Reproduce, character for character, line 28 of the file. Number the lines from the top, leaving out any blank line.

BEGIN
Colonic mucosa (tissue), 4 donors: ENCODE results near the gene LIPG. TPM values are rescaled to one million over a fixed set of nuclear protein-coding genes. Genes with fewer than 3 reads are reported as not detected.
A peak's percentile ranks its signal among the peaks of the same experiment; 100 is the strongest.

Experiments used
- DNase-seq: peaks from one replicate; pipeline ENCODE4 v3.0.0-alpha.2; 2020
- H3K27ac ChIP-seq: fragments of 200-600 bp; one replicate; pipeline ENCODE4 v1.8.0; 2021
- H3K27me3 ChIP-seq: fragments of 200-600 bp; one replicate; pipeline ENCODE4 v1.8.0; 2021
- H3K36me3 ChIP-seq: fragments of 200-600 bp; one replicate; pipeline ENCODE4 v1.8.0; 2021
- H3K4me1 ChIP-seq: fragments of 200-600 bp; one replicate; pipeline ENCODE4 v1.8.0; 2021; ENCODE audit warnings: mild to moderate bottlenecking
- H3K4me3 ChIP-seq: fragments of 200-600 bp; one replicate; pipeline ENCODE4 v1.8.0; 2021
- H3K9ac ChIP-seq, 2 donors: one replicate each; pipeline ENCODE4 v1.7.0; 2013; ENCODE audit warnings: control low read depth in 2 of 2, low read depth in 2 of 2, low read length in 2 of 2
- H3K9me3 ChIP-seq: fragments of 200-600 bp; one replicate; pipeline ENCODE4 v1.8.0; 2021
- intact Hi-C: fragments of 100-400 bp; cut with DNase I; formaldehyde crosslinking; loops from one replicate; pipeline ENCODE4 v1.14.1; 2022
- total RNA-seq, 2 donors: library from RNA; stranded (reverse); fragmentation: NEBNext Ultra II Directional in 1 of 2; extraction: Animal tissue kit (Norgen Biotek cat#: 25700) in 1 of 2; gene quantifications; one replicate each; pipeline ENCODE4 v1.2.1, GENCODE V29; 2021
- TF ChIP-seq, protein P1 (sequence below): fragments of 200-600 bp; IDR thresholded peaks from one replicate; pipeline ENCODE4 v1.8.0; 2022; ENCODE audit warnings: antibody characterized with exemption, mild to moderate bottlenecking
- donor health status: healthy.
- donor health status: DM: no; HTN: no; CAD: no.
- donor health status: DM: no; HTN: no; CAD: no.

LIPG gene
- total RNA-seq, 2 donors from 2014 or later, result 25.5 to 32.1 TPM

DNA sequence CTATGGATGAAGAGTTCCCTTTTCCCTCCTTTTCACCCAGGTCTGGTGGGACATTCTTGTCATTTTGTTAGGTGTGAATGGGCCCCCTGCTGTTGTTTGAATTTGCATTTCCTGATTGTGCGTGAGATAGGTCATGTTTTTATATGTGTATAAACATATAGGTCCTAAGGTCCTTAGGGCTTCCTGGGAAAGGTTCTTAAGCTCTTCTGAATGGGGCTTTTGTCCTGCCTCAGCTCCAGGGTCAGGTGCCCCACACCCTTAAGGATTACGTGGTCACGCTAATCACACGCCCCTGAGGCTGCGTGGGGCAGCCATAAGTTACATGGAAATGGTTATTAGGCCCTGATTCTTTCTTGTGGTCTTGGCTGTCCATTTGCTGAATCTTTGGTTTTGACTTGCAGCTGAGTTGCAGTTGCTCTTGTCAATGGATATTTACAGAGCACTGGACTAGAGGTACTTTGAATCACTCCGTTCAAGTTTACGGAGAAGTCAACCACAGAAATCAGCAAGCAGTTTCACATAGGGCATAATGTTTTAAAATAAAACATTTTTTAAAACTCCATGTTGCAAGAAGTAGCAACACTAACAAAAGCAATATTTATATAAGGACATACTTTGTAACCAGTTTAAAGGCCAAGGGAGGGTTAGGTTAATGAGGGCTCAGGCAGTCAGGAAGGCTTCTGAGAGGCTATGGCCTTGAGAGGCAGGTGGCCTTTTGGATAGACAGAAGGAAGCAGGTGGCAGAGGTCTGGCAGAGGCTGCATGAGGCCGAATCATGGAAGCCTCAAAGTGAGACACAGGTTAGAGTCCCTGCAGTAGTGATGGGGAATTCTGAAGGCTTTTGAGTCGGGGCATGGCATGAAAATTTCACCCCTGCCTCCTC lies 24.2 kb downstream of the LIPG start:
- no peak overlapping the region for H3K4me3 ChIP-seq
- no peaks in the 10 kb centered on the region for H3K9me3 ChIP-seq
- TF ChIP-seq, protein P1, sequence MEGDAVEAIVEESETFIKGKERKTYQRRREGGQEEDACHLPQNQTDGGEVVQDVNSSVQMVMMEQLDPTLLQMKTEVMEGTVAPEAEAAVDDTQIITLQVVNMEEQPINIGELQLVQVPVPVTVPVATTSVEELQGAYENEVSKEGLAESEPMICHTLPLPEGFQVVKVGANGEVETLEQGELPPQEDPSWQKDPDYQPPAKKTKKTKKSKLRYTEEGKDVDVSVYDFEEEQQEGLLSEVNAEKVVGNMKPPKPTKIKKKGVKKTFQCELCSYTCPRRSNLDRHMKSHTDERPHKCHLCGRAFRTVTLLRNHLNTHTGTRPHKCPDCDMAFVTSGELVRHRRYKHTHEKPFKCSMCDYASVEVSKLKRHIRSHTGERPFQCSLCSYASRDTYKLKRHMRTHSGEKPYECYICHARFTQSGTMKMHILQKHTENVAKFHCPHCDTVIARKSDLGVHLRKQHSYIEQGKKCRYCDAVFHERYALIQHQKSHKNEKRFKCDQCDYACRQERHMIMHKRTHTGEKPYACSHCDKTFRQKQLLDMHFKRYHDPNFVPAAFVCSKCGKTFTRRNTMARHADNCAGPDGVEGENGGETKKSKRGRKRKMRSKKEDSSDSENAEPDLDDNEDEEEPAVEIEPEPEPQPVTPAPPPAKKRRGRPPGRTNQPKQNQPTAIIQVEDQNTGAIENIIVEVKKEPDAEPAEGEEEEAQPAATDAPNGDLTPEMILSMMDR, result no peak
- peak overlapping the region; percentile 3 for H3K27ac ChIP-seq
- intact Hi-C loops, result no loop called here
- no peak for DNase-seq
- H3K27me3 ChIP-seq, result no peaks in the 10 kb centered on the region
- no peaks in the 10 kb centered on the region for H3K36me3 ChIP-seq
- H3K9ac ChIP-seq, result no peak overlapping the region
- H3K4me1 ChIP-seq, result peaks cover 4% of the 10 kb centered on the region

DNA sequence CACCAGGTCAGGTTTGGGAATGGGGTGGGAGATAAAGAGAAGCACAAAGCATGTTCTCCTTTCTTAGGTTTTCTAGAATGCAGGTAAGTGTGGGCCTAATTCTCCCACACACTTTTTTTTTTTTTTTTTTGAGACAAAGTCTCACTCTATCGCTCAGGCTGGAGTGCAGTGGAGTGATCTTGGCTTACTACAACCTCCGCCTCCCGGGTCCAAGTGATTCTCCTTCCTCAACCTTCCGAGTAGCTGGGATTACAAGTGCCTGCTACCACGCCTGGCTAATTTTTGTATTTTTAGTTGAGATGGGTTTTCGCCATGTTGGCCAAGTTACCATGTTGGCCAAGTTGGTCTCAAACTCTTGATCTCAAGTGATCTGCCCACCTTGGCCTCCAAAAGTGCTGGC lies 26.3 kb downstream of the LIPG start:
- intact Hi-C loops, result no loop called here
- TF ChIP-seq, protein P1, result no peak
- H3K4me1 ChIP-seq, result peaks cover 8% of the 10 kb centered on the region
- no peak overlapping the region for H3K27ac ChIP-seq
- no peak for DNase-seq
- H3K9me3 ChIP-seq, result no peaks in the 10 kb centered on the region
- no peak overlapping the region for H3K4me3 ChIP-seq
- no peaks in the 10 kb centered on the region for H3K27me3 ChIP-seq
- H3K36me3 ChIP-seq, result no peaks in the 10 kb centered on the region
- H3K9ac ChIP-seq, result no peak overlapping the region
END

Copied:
- no peaks in the 10 kb centered on the region for H3K36me3 ChIP-seq